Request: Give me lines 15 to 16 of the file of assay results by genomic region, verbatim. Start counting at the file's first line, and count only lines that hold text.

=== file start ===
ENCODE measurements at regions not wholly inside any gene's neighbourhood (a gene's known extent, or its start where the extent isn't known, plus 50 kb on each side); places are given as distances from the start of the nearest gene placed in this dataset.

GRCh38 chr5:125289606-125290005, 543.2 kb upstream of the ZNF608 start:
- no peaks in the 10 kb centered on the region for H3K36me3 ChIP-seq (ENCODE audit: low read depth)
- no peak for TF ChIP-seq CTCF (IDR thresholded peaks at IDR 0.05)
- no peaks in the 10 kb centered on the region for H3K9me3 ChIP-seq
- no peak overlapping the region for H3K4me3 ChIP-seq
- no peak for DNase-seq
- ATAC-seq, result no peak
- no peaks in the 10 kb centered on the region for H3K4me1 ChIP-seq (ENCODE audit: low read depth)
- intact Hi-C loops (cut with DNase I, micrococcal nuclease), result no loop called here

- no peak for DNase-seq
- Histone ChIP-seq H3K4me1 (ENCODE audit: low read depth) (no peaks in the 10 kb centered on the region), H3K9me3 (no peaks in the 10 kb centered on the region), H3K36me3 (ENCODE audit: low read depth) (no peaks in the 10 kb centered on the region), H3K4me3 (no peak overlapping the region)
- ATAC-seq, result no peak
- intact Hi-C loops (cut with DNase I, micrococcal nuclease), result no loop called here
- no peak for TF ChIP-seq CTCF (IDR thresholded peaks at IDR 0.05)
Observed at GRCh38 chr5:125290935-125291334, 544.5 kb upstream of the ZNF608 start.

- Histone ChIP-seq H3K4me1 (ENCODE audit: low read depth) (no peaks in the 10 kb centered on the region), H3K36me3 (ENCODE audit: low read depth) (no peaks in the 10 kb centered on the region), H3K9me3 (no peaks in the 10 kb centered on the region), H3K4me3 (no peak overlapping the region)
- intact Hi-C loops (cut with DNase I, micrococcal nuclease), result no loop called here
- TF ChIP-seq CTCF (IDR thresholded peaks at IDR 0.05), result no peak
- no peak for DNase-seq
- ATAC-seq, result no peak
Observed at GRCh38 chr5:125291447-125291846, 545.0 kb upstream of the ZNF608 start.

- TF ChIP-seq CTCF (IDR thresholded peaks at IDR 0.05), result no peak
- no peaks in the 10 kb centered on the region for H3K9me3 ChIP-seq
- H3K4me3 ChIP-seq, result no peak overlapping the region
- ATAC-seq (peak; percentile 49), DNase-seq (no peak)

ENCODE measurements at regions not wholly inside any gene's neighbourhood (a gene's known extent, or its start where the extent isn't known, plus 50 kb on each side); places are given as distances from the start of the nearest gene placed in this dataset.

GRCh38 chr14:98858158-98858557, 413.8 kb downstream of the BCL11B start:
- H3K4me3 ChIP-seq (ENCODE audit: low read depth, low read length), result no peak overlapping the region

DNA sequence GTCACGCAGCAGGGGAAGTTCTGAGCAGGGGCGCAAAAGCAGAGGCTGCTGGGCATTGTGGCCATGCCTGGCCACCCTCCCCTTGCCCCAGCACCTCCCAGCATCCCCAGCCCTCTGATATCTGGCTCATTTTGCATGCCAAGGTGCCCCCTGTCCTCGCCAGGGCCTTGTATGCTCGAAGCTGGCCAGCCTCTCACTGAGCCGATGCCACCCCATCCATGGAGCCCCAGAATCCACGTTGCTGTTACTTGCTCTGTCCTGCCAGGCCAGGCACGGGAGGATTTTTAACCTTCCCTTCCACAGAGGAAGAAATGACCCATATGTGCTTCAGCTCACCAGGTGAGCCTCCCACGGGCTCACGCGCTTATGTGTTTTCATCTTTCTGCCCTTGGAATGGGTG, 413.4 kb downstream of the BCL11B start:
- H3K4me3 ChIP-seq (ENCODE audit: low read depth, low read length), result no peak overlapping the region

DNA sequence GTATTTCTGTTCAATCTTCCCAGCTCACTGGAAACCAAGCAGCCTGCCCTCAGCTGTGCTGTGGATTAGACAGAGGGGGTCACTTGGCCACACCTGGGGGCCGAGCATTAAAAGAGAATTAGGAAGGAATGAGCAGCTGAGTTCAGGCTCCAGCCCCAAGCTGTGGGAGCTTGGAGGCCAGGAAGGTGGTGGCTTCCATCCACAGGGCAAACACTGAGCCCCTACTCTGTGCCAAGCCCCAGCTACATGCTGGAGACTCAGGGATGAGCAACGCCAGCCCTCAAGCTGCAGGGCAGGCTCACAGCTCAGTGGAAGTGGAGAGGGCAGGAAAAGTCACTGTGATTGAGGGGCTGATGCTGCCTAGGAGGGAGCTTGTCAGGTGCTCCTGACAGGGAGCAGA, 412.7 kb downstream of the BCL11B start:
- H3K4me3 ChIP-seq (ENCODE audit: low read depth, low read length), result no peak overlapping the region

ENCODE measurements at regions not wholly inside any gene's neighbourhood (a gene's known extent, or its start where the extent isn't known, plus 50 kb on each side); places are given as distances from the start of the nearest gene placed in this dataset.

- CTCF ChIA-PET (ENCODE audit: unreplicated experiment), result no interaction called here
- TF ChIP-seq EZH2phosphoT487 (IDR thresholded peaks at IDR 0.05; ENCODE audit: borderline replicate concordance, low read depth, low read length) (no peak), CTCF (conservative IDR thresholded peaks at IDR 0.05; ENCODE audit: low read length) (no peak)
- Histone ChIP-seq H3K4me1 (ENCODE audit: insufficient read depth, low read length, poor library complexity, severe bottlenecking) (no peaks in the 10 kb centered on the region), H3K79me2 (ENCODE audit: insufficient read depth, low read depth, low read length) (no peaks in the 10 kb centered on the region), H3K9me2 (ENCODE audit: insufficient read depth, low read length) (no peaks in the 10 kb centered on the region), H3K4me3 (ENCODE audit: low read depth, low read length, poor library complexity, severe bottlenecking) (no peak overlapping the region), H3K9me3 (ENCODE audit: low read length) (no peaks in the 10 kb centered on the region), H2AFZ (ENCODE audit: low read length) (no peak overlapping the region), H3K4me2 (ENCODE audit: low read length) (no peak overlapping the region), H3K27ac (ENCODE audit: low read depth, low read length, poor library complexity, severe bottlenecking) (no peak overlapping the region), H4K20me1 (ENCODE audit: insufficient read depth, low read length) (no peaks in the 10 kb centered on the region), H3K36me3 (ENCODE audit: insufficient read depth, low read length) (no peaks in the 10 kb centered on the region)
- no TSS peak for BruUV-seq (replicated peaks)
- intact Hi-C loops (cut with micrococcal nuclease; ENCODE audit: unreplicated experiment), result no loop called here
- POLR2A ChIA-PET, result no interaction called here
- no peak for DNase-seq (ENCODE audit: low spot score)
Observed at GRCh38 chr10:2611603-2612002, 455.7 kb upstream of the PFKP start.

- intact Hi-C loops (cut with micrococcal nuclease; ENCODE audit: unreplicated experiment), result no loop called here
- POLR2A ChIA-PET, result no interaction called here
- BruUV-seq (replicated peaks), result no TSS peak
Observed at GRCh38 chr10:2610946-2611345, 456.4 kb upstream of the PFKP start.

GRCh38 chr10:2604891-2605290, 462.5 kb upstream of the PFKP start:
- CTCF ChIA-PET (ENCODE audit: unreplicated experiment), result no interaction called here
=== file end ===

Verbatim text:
- no peak for TF ChIP-seq CTCF (IDR thresholded peaks at IDR 0.05)
Observed at GRCh38 chr5:125290935-125291334, 544.5 kb upstream of the ZNF608 start.